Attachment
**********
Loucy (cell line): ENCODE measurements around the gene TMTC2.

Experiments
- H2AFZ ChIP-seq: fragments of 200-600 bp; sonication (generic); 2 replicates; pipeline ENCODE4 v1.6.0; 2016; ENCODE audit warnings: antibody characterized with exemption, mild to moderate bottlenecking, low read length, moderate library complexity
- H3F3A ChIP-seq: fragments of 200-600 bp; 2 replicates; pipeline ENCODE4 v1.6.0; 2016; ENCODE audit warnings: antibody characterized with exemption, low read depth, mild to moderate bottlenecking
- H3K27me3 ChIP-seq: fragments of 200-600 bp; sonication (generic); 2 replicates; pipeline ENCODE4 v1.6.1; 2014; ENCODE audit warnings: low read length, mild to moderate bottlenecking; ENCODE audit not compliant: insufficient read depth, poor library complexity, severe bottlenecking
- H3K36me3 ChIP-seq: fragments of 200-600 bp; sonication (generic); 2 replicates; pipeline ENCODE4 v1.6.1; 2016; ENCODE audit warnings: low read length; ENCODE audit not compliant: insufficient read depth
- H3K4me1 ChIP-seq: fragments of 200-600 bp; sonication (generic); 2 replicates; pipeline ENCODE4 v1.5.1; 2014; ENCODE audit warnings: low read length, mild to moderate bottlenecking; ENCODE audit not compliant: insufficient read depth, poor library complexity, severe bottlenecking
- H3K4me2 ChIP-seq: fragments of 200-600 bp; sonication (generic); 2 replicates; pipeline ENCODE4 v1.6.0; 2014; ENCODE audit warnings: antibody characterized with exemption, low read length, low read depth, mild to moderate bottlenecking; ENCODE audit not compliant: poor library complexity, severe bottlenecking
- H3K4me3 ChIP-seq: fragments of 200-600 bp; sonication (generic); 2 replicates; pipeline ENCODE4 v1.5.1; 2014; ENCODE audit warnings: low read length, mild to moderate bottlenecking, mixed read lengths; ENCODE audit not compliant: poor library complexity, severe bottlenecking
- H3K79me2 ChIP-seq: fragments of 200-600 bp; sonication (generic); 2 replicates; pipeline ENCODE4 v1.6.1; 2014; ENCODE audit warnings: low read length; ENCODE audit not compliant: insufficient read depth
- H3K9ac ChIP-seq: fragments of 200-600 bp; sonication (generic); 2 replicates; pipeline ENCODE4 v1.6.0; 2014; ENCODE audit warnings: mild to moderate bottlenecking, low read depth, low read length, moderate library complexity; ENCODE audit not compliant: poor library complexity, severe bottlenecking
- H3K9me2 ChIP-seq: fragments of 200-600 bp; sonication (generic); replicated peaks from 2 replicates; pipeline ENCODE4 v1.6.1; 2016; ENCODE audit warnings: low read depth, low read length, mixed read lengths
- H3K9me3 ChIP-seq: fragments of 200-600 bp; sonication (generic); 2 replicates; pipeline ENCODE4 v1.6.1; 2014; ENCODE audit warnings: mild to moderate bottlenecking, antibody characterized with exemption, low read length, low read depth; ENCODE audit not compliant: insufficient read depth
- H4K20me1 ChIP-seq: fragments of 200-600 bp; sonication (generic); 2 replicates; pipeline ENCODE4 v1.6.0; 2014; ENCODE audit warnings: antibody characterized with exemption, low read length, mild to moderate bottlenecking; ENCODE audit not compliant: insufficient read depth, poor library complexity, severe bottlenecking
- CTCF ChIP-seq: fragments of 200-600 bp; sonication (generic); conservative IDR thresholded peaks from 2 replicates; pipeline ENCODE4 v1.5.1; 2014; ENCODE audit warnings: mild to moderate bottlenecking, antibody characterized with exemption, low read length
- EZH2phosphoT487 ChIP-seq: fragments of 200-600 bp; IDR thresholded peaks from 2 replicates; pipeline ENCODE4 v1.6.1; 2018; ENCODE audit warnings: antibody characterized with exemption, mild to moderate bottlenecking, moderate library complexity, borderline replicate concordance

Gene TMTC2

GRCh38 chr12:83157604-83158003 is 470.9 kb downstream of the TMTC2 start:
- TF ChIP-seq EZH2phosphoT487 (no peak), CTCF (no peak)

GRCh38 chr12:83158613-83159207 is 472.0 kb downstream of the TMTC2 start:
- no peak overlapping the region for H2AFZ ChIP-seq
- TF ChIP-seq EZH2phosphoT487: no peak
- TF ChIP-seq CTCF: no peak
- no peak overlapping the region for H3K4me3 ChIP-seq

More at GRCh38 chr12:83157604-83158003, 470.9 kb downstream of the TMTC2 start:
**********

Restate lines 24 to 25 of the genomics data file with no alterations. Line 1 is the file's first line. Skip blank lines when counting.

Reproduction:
- no peak overlapping the region for H3K4me3 ChIP-seq

More at GRCh38 chr12:83157604-83158003, 470.9 kb downstream of the TMTC2 start: